Case in point. A Wisconsin dairy producer was spot-checking particle length and the amount of kernel processing during corn silage harvest. While the test results from the first load from each chopper were right on, a spot check one-third of the way through a 700-acre harvest revealed that the kernels were relatively unscathed. Harvest was stopped. Examination of the chopper revealed that a bearing in the roller mill, which processes the corn, had stopped working. And, no warning lights had gone off to alert the custom operator of the problem.
“If you don’t catch a problem like this during harvest, you are stuck with what is in the bunker for the year,” says Lynn Davis, of Nutrition Professionals, Neenah, Wis. That’s why Davis recommends to his clients that they perform benchmarking tests before and during the harvest of all corn silage and alfalfa. Making sure you have a quality product going in helps ensure that you get quality coming out of the bunker, too.
Here’s how to use benchmarking to improve the quality of forages on your farm.
Everyone knows that moisture level at harvest is critical for proper fermentation, but it’s amazing how many times “we miss the mark,” says Davis. Getting a proper read on when to start harvest — for both alfalfa and corn silage — is huge. To do so, you must consider plant maturity and moisture content.Benchmarks to use:
For alfalfa.Use a Koster tester or microwave method to test the moisture content of your alfalfa before chopping. The dry matter content must be greater than 35 percent and less than 50 percent for good fermentation.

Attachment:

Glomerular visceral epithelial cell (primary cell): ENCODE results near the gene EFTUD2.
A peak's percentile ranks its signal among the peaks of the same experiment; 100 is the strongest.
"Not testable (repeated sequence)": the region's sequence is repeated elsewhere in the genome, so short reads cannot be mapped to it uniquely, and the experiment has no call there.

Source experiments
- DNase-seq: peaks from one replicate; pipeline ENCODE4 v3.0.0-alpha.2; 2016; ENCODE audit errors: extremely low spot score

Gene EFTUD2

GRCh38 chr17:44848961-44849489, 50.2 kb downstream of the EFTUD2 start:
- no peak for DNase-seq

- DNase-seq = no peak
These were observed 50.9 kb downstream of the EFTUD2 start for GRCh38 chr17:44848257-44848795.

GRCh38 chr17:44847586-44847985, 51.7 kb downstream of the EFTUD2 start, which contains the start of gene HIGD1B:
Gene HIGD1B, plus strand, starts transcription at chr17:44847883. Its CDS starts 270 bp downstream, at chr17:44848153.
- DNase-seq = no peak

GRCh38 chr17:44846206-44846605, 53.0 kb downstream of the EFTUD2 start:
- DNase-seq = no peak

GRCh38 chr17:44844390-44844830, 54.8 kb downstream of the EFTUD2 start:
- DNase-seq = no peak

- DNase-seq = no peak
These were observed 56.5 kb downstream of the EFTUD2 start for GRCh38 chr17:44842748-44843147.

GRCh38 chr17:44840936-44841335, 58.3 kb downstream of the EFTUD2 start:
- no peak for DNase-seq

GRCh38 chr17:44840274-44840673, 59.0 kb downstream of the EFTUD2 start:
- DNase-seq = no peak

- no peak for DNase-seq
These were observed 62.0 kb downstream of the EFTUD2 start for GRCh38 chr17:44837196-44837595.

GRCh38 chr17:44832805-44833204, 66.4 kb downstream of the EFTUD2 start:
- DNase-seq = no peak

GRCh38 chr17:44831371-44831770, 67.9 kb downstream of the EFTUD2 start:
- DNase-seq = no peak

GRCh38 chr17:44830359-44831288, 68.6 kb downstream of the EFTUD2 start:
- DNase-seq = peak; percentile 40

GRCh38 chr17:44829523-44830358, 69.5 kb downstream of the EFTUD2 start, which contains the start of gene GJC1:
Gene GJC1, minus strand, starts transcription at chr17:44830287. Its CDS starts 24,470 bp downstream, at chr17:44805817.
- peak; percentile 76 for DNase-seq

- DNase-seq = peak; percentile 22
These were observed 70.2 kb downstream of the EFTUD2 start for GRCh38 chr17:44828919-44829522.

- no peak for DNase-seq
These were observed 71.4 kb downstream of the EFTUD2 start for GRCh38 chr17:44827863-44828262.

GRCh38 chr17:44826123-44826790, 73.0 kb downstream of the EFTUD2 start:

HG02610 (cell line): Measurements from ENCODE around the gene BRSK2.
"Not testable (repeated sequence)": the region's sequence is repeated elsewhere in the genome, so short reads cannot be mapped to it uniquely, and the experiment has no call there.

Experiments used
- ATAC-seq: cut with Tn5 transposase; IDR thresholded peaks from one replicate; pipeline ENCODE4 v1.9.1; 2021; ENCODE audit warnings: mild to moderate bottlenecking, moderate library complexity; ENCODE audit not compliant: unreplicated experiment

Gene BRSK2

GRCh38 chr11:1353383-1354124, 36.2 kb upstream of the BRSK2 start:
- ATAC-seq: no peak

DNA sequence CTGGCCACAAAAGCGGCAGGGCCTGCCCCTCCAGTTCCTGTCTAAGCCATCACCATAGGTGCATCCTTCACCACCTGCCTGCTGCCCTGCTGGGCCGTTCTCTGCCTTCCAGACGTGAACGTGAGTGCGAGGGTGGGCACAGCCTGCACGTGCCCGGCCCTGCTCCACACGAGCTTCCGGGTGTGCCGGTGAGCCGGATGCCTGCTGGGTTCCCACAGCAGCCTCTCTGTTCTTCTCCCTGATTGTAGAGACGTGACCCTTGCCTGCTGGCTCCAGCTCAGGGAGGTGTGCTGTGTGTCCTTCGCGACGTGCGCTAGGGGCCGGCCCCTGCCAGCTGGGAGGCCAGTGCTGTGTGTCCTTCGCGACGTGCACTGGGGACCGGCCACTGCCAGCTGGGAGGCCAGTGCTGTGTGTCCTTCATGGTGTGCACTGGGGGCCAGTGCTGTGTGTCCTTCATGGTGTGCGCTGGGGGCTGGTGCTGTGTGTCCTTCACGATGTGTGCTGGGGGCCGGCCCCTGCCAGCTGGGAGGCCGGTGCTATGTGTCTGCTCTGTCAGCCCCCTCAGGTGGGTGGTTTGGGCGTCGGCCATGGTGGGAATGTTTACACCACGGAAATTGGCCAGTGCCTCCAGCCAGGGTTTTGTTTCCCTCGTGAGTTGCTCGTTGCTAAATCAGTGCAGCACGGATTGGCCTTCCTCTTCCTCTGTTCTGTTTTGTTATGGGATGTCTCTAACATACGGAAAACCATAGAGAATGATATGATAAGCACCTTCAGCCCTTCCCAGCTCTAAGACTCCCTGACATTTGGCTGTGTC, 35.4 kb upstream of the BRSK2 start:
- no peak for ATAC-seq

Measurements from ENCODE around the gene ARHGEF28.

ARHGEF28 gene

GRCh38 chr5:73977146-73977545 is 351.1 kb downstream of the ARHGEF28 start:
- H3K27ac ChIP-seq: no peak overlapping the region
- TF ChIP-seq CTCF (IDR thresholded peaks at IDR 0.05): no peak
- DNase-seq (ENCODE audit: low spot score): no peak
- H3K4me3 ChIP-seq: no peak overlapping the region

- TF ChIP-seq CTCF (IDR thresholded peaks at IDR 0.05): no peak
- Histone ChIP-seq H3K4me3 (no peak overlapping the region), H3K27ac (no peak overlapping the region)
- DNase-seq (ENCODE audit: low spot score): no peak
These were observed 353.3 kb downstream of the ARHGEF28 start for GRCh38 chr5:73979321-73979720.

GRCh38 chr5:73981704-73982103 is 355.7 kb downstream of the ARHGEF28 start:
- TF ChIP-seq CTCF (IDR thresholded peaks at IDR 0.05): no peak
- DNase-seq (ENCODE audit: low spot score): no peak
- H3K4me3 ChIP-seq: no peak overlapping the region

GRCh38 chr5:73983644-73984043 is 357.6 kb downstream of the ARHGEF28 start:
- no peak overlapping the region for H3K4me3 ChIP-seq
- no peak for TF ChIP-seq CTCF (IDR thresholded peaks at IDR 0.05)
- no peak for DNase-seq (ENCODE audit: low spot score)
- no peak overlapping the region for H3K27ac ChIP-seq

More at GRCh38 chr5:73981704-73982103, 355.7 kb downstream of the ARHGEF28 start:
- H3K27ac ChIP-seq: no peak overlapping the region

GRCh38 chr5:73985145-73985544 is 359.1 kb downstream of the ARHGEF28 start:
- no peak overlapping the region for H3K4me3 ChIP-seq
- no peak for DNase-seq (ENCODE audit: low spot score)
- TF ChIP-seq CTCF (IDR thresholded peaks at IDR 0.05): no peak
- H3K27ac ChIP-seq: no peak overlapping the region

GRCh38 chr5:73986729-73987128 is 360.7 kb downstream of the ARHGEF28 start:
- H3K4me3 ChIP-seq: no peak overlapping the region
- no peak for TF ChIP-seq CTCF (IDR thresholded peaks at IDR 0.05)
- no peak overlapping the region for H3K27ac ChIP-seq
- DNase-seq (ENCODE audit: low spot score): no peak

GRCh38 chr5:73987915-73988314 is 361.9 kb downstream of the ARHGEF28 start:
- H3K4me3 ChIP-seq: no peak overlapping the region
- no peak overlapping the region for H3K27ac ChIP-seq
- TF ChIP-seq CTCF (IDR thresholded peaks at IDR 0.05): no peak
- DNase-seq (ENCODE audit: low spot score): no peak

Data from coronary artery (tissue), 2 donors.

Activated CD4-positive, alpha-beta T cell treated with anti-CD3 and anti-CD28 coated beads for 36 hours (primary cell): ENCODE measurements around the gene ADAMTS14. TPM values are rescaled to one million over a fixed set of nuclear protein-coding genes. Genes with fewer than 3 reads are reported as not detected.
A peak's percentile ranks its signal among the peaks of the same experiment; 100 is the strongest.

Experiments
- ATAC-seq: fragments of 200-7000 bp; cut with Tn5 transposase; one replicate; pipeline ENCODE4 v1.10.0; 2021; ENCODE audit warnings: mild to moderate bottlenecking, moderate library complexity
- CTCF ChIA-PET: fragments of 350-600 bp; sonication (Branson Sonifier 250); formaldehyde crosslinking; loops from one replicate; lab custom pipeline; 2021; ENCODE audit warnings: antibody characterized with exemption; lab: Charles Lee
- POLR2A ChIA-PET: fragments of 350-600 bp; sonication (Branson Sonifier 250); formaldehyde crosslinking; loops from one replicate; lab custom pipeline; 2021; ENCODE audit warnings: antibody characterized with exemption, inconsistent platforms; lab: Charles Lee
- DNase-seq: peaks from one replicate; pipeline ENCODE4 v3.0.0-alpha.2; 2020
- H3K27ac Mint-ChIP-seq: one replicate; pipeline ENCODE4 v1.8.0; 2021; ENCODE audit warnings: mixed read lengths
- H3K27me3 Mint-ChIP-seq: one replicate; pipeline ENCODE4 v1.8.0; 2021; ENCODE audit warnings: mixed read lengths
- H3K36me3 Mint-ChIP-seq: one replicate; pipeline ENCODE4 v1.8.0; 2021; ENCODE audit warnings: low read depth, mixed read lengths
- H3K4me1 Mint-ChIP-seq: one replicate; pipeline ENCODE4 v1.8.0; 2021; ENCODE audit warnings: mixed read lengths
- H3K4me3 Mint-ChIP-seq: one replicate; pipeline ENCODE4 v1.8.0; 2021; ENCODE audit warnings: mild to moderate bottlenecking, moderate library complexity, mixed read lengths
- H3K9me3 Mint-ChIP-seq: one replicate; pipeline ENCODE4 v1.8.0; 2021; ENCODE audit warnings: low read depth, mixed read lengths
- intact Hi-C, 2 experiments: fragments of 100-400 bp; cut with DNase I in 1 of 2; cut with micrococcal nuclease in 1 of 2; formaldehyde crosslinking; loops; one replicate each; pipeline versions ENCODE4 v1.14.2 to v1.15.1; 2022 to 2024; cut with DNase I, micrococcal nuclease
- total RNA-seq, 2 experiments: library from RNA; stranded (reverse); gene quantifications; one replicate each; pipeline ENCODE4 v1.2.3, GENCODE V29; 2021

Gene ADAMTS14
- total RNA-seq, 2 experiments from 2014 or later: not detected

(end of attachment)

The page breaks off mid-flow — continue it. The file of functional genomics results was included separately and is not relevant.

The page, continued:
For corn silage.Don’t rely on milkline to judge harvest readiness, says Jon Erickson, district agronomist in Wisconsin and Minnesota with Mycogen Seeds. Because of the stay-green characteristics in some hybrids, variability in kernel dry-down and environmental effects, it’s difficult to judge moisture content by visual observation alone. Instead, look at plant maturity and moisture content. To get an accurate measure of whole-plant moisture, select a few stalks and chop them into small pieces (a chipper/shredder works nice) and test for moisture content. Do this for each hybrid planted, and then harvest in the order that will yield the best silage. Remember, corn standing in the field can dry about 0.5 percent each day. Target your harvest for when corn plants are 30 percent to 35 percent dry matter if going into a bunker, and 35 percent to 38 percent dry matter if going into an upright silo. For brown mid-rib (BMR) varieties, harvest at 30 percent to 34 percent dry matter if going into a bunker, and at 32 percent to 37 percent dry matter for upright silos.
Alfalfa can be a big challenge. When you take three to five cuttings each year, Mother Nature has that many chances to interfere with your best-laid plans. Although corn silage carries less risk — one crop, one harvest — many things jeopardize your forages at harvest. Benchmarks to use:
For alfalfa.As the season progresses, each alfalfa cutting becomes less digestible due to heat stress, says Dan Undersander, extension forage specialist at the University of Wisconsin. So, store each cutting in a separate bag or bunker.
For alfalfa.Check particle length when you start chopping. Using a three-shelf Penn State particle separator aim, for: 15% to 25% of particles on the top shelf. 30% to 40% of particles on the middle shelf. 40% to 50% of particles on the bottom shelf.
For corn silage. Check particle length and degree of kernel damage when you start chopping and then periodically throughout harvest, says Davis. When using a custom harvester, always check each chopper individually. For particle length, using a three-shelf Penn State particle separator aim for: 10% to 15% of particles on the top shelf. 40% to 50% of particles on the middle shelf. 40% to 50% of particles on the bottom shelf. When using kernel processing, visually inspect the kernels for damage. Ideally, 100 percent of the kernels are knicked, cracked, or otherwise broken into pieces. The drier your forage at harvest, the greater the importance of achieving good kernel damage.